In the event, everyone was in position within four minutes owing to the fact that the marines had anticipated Jack’s order to lay in the charges on the generator and the electricity supply. As soon as he’d received all the ‘ready’ reports and heard from Teal’c that the three men were still in the centre of the cell, Jack tersely ordered the ‘go’ and ran with the others at the building, up the steps to the deserted foyer and into the adjoining corridor, pulling on his NVGs as he went.

They barely stopped at the door. It was slightly ajar, saving them the problem of working out whether it was locked. He held up his hand. Two. One. The lights went off, Sam lobbed in a flash-bang and flung the door wide open. Jack swung into the room, bellowing at the top of his voice, "UNITED STATES AIR FORCE! BACK AWAY TO THE WALL OR YOU WILL BE SHOT."

With his enhanced vision, he could see the darkness and noise had had the desired disorientating effect. The three men stood uncertainly but offered no resistance as SG-3 piled into them and rushed them up against the wall. The situation was stabilised within seconds.

"Get them out of here," Jack ordered Major Lawrence. "And send in Doc Frasier. Plus if you can find some torches, that would be helpful."

"Way ahead of you, Colonel," Janet’s voice sounded from the door.

Jack bit back the comment he’d been about to make regarding following orders to stay under cover as the light from her scattered cylume sticks began to fall on Daniel. As he took off his NVGs, Jack compelled himself to look, scared at what damage the fifteen or so minutes since he’d last seen the struggling figure would have wrought. The fact that Daniel was a funny colour he put down to the random selection of cylume sticks Janet had chosen to bring. But there was no mistaking that Daniel seemed to have completely retreated into himself: curled up, shivering and moaning with one clenched hand pressed to his mouth, he was totally ignoring Janet’s pleas for him to please let go of his foot and let her see. Jack wasn’t altogether sure Daniel was even aware he’d been rescued.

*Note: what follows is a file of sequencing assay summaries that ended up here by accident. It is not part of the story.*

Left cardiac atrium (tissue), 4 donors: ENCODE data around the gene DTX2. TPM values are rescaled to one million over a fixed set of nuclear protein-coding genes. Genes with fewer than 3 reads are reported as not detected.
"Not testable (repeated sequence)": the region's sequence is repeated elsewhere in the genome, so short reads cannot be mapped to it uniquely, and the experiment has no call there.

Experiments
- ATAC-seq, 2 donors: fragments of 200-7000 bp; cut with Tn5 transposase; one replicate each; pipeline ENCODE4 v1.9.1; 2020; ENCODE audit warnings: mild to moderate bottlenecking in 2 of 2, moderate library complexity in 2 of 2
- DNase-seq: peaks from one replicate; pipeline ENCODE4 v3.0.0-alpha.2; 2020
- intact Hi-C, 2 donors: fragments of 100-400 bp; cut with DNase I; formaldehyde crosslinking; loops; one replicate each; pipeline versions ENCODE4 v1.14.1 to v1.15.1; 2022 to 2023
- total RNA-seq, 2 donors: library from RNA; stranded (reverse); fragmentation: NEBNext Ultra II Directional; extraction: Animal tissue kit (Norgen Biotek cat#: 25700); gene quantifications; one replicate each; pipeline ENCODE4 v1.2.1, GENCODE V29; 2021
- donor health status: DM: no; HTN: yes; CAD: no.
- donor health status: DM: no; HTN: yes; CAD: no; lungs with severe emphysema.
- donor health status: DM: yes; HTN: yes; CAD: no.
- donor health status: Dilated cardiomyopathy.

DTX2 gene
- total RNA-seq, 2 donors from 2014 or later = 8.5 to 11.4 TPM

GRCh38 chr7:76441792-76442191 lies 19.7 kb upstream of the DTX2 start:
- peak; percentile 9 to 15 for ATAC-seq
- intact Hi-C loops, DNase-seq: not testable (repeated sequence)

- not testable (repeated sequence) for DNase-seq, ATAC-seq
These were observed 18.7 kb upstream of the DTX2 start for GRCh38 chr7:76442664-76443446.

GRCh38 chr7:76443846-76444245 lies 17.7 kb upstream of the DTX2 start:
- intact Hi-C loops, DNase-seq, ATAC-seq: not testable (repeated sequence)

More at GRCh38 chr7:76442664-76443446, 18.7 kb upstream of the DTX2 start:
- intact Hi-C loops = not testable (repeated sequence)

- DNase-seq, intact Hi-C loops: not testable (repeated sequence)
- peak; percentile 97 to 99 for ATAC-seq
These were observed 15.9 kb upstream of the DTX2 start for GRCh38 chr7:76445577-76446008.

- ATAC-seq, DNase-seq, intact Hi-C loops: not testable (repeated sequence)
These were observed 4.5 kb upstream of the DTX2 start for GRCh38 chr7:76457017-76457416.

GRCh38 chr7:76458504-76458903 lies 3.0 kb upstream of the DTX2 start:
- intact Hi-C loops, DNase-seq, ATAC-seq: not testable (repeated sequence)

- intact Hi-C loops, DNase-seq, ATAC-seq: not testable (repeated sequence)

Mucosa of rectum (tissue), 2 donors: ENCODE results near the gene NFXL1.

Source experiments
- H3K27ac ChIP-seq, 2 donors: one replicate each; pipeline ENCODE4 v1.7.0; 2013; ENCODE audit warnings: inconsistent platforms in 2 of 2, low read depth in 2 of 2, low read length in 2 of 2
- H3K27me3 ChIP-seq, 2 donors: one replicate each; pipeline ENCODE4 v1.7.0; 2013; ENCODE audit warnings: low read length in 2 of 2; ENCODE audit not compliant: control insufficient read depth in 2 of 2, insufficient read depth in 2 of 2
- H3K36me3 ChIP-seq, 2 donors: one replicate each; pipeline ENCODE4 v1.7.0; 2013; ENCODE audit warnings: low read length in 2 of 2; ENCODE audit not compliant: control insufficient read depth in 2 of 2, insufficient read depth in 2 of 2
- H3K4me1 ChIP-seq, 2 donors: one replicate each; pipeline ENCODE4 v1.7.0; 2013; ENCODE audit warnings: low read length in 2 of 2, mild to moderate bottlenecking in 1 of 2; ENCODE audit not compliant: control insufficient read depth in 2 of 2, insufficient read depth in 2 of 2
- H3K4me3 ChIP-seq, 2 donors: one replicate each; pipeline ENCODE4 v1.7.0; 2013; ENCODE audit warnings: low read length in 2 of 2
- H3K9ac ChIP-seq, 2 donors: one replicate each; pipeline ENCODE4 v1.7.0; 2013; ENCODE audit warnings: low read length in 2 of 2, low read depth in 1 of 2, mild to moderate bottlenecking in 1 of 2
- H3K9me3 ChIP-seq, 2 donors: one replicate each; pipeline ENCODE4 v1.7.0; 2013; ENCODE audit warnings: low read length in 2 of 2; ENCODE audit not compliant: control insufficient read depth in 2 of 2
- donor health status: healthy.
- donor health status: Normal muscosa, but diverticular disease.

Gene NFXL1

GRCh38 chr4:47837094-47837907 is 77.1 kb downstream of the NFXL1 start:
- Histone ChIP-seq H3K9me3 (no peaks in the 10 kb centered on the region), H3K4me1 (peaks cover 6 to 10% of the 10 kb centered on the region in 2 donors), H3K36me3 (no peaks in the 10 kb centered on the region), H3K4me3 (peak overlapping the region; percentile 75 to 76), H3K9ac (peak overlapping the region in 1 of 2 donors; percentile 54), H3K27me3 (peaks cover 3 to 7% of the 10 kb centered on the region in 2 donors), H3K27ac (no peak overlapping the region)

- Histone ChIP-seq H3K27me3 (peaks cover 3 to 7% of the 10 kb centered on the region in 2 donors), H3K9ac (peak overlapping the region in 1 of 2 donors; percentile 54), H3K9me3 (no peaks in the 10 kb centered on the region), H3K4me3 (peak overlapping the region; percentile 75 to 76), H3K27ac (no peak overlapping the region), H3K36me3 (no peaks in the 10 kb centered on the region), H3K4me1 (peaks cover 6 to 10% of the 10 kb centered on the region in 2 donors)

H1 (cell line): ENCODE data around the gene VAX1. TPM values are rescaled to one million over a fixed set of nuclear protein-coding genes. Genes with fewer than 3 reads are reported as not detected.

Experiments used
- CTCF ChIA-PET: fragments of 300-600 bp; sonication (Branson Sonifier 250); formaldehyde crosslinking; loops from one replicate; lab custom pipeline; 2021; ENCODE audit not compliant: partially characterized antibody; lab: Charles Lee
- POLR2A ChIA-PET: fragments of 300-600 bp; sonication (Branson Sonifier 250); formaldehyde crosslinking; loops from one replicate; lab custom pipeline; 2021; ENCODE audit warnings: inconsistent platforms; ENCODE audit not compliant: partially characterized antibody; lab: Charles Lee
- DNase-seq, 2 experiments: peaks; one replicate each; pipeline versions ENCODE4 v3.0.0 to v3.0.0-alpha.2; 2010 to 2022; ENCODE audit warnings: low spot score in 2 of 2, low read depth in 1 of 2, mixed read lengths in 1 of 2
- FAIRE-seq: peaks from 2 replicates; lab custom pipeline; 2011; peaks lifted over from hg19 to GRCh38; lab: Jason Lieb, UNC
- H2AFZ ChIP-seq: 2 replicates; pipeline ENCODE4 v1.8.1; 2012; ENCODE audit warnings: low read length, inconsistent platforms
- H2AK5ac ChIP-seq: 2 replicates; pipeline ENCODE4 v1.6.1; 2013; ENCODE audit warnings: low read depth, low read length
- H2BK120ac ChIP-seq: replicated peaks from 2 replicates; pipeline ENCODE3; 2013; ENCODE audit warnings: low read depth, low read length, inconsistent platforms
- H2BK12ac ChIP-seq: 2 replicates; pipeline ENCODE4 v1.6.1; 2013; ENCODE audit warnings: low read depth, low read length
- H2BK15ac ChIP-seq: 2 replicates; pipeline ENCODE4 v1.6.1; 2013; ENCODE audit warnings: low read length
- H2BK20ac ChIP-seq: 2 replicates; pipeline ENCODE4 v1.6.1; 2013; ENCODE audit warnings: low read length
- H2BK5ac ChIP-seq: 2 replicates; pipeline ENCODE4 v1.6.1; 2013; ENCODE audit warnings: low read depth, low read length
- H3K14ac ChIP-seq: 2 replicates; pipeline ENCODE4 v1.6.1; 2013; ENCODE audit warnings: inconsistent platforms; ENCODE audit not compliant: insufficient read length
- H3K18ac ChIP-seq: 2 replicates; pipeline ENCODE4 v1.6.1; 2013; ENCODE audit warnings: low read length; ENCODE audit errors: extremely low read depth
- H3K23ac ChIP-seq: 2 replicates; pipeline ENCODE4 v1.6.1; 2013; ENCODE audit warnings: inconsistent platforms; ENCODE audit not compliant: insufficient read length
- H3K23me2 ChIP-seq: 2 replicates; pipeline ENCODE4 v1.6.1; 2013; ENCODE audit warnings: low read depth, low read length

"Colonel, could you hold him steady?" Janet asked. "And is there any way we could get this chain off him so he can be evacuated?"

Sam moved forward simultaneously with Jack and began to pick the lock at Daniel’s ankle. Jack soothingly warned Daniel that everything was all right and tried to prise his hand away from his foot. He had just time to realise it was slick with blood when Daniel convulsed unexpectedly and rolled away from him.

"I’m done," Sam announced before he had time to try again.

Janet briskly ordered the stretcher bearers over. "Nevermind, Colonel. The light’s better outside." She softened her voice. "Daniel, I’m going to put you on the stretcher. Do you understand?"

There was a slight change in the sound coming from Daniel. Jack decided to take this as a good sign: at least Daniel was aware of what Janet had said.

When the small party emerged into the crisp dawn, Jack’s relief sagged again. Daniel had been covered with a blanket to protect against the chill, but the battered face which showed past the medical team looked completely forlorn. When the filthy blindfold was removed, Jack had to mentally add ‘vulnerable’ to the description.